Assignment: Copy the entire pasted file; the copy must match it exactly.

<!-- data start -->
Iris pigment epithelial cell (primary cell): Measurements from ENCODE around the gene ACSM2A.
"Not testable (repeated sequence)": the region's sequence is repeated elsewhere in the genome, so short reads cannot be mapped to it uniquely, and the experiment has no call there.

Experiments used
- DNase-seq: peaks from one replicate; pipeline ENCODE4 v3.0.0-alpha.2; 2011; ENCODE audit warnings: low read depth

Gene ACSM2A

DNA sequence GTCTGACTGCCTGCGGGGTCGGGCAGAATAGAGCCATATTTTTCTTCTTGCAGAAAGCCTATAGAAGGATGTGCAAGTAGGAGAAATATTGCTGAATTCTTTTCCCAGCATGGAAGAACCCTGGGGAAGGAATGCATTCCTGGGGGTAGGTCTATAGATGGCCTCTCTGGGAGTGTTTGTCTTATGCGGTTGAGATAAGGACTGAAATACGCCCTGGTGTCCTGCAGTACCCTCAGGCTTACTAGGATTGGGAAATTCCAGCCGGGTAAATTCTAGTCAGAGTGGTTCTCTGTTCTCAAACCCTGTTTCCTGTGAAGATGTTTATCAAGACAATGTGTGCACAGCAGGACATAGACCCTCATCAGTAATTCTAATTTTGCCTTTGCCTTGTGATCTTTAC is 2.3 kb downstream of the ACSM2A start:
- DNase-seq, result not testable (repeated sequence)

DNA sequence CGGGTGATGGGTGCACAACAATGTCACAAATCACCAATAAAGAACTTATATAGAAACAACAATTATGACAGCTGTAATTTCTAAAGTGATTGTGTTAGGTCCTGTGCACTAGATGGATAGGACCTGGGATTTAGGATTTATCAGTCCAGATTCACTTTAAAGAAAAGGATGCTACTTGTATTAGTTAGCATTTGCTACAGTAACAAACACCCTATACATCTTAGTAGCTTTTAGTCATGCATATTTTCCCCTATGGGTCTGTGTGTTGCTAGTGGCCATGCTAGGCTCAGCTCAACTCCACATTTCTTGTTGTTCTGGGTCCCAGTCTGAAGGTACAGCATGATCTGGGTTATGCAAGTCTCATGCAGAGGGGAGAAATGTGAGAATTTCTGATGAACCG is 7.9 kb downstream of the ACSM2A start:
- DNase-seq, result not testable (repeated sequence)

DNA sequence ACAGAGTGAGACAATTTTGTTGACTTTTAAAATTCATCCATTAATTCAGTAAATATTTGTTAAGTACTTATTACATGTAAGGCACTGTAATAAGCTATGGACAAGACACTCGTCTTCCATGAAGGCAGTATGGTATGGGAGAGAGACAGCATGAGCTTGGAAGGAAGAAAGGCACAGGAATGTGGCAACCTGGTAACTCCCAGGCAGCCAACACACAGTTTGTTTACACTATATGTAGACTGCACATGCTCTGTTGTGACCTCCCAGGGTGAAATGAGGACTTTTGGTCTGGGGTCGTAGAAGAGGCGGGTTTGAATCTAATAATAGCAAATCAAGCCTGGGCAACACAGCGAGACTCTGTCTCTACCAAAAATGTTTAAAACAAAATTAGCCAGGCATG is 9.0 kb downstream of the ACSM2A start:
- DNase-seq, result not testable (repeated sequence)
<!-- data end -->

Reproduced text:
Iris pigment epithelial cell (primary cell): Measurements from ENCODE around the gene ACSM2A.
"Not testable (repeated sequence)": the region's sequence is repeated elsewhere in the genome, so short reads cannot be mapped to it uniquely, and the experiment has no call there.

Experiments used
- DNase-seq: peaks from one replicate; pipeline ENCODE4 v3.0.0-alpha.2; 2011; ENCODE audit warnings: low read depth

Gene ACSM2A

DNA sequence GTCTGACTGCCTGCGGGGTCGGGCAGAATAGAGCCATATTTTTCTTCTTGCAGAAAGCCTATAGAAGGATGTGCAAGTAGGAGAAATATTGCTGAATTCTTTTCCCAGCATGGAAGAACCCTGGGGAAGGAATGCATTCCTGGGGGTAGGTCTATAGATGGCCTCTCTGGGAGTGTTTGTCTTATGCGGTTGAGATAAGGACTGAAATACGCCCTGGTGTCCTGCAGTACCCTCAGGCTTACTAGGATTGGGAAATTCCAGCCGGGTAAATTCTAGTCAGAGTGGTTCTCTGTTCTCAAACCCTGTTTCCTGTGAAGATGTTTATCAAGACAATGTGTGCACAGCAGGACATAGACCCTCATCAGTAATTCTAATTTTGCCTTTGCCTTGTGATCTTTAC is 2.3 kb downstream of the ACSM2A start:
- DNase-seq, result not testable (repeated sequence)

DNA sequence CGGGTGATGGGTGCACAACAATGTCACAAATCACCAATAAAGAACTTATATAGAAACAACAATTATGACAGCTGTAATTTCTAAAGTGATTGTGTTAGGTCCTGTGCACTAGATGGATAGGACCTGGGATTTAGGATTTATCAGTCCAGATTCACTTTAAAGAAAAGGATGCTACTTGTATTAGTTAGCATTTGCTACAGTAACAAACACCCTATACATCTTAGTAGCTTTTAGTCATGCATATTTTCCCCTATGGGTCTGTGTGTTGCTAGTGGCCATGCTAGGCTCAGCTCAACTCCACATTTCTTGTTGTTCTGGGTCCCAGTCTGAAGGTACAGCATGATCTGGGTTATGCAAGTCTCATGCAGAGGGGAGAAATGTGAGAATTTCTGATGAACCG is 7.9 kb downstream of the ACSM2A start:
- DNase-seq, result not testable (repeated sequence)

DNA sequence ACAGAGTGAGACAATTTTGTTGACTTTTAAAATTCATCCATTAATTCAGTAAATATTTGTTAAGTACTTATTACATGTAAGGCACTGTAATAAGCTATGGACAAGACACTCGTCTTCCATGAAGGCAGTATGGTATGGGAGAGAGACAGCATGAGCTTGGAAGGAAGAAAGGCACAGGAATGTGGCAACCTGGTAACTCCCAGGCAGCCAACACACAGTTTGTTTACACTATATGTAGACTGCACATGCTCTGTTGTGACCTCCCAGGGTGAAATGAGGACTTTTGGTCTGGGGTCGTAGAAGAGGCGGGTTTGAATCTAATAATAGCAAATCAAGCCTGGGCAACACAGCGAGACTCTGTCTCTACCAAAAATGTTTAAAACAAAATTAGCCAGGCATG is 9.0 kb downstream of the ACSM2A start:
- DNase-seq, result not testable (repeated sequence)